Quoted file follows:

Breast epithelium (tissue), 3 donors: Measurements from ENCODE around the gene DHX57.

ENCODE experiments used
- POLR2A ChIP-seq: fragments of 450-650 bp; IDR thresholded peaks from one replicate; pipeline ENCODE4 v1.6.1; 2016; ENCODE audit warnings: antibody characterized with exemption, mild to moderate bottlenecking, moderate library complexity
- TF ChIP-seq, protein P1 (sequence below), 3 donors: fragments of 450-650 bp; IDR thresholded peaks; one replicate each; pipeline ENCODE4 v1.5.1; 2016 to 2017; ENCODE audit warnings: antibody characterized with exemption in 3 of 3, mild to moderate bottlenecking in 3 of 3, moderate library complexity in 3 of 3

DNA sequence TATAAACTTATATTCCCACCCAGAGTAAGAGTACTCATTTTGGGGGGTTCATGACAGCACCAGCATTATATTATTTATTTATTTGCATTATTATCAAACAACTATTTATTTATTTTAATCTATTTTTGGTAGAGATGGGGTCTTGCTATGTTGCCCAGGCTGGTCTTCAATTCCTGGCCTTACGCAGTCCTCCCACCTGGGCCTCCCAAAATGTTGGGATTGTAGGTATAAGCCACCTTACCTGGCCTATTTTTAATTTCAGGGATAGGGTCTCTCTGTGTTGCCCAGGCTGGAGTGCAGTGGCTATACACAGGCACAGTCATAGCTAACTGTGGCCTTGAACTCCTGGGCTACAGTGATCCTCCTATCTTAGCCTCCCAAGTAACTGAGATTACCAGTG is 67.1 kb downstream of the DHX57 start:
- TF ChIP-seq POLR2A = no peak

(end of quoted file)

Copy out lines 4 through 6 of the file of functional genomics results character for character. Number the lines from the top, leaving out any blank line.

- TF ChIP-seq, protein P1 (sequence below), 3 donors: fragments of 450-650 bp; IDR thresholded peaks; one replicate each; pipeline ENCODE4 v1.5.1; 2016 to 2017; ENCODE audit warnings: antibody characterized with exemption in 3 of 3, mild to moderate bottlenecking in 3 of 3, moderate library complexity in 3 of 3

DNA sequence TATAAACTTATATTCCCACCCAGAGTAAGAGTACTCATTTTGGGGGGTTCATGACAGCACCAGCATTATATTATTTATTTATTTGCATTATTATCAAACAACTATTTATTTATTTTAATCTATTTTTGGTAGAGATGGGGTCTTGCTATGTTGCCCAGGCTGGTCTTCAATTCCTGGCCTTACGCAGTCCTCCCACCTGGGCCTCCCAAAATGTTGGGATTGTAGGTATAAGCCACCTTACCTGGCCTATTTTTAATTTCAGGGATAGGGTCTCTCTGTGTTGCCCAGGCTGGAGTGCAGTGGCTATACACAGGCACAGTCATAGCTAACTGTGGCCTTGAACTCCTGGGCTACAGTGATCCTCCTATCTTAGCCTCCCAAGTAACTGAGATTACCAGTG is 67.1 kb downstream of the DHX57 start:
- TF ChIP-seq POLR2A = no peak